A to Z: Wound Dehiscenceenparentshttps://kidshealth.org/EN/images/headers/P-khAZDictionary-enHD-AR1.jpgWound dehiscence is a condition where a cut made during a surgical procedure separates or ruptures after it has been stitched back together.Wound dehiscence, wound dihiscence, surgical wound dehiscence, operative wound dehiscence, surgery, incision, sutures, stitches, postoperative care, wound evisceration, abdomen, abdominal surgery, laparotomy, cesarean section, vomiting, coughing, burst abdomen, abdominal organs01/05/201504/15/201909/02/20197025fe1e-5458-49c9-bcfb-f1b7630ede20https://kidshealth.org/ws/RadyChildrens/en/parents/az-wound-dehiscence.html/<p><a href="https://kidshealth.org/ws/RadyChildrens/en/parents/dictionary/"><img class="right" title="Parents image" src="https://kidshealth.org/EN/images/buttons/P-atoZDictionary-enBT.jpg" alt="A to Z Dictionary 500 Go" name="5093-P_ATOZDICTIONARY2_ENBT.JPG" /></a></p> <p><strong>May also be called: Wound Dihiscence; Surgical Wound Dehiscence; Operative Wound Dehiscence</strong></p> <p>Wound dehiscence (dih-HISS-ints) is a condition where a cut made during a <a class="kh_anchor">surgical</a> procedure separates or ruptures after it has been stitched back together.</p> <h3>More to Know</h3> <p>Any surgery involves making incisions (cuts) in the body to reach an area that needs treatment. Many modern surgeries are <a href="https://kidshealth.org/ws/RadyChildrens/en/parents/endoscopic.html/">minimally invasive</a>, meaning the incisions are small. But some operations, called open surgeries, still require a long incision that has to be stitched back together with sutures in order to heal correctly.</p> <p>If an incision separates following surgery, the wound is considered "dehisced." This means it has split along a natural line. The split can happen in just the skin layers, or the entire wound can open back up.</p> <p>Wound dehiscence often can happen with abdominal surgeries, such as <a href="https://kidshealth.org/ws/RadyChildrens/en/parents/c-sections.html/">C-sections</a> (when babies are delivered through an incision in the abdomen) and laparotomies (which allow doctors to examine the abdominal organs).</p> <p>Wound dehiscence usually happens within 3-10 days after the operation. This can be due to&nbsp;infections, injuries, early stitch removal, weak tissue in the area of the wound, incorrect suture technique, or stretching of the wound due to lifting, vomiting, or coughing violently.</p> <p>Someone with wound dehiscence might have broken sutures, pain, bleeding, swelling, redness, fever, and a visibly open wound. If an abdominal wound dehiscence is not treated, it can lead to wound evisceration &mdash; a medical emergency in which&nbsp;internal organs stick out through the incision.</p> <p>Treatment for wound dehiscence can involve medicines to fight pain and treat infection, and surgery to remove dead tissue and repair the wound.</p> <h3>Keep in Mind</h3> <p>Wound dehiscence that's not treated can become a life-threatening condition. But when it's diagnosed early, it generally responds well to treatment. To help prevent wound dehiscence, someone who has had surgery should keep the wound area&nbsp;clean, take all medicines as directed, and follow a doctor's recommendations about when it's safe to return to regular activities.</p> <p><em>All A to Z dictionary entries are regularly reviewed by KidsHealth medical experts.</em></p>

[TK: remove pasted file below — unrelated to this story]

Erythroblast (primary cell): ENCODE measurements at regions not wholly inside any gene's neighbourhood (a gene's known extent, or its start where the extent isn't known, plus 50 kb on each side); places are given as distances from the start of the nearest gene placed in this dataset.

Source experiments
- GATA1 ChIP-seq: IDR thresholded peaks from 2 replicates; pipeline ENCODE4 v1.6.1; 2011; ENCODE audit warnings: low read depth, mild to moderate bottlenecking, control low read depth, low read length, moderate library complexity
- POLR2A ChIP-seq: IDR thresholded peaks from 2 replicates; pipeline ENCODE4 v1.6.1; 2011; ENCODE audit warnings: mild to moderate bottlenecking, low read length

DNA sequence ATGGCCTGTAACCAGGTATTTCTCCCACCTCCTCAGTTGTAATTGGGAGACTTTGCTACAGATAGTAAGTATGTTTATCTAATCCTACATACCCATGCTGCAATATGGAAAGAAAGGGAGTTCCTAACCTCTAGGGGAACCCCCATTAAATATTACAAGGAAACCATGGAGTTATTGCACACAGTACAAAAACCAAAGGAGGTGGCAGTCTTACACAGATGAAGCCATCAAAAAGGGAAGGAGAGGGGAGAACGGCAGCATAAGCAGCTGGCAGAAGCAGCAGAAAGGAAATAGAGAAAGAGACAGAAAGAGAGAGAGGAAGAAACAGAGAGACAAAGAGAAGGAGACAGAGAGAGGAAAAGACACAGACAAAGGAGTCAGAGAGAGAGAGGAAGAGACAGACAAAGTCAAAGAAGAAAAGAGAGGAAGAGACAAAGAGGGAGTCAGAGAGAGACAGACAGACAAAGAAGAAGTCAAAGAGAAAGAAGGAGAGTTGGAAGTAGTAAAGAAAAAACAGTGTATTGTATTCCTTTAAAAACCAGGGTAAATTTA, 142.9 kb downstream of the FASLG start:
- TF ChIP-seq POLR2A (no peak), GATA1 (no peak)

Elective SurgeryElective surgery means you and the doctor decide when the it will happen. Many elective surgeries are important, potentially life-changing operations. Here's how to plan for them.https://kidshealth.org/ws/RadyChildrens/en/parents/elective.html/c429c43a-4715-4b3f-8e61-9c0642d62ae2
Minimally Invasive SurgeryMinimally invasive surgery is a type of procedure done without the use of a large incision (cut).https://kidshealth.org/ws/RadyChildrens/en/parents/endoscopic.html/f82196ab-9f52-4d89-872c-dbfdcefed5d5
Recovering From DeliveryAfter giving birth, you'll notice you've changed somewhat - both physically and emotionally. Here's what to expect after labor and delivery.https://kidshealth.org/ws/RadyChildrens/en/parents/recovering-delivery.html/dcd08107-34bc-49b7-9997-1ab35a939bf6
StitchesMost kids need stitches at one time or another to help a cut heal properly. Read this article to learn all about stitches and what they do.https://kidshealth.org/ws/RadyChildrens/en/kids/stitches.html/a5bc0381-8320-4e6f-b4ad-8dfbe9777daa
Wound Healing and CareHow well a wound heals depends on where it is on the body and what caused it – as well as how well someone cares for the wound at home. Find out what to do in this article for teens.https://kidshealth.org/ws/RadyChildrens/en/teens/wounds.html/8698279b-71fb-496e-a138-9564f07e71f2
kh:age-allAgesOrAgeAgnostickh:clinicalDesignation-generalPediatricskh:genre-dictionarykh:primaryClinicalDesignation-generalSurgeryWhttps://kidshealth.org/ws/RadyChildrens/en/parents/dictionary/w/eceea7ea-7afc-4e5a-8138-ef50e40b1a62https://kidshealth.org/EN/images/buttons/P-atoZDictionary-enBT.jpg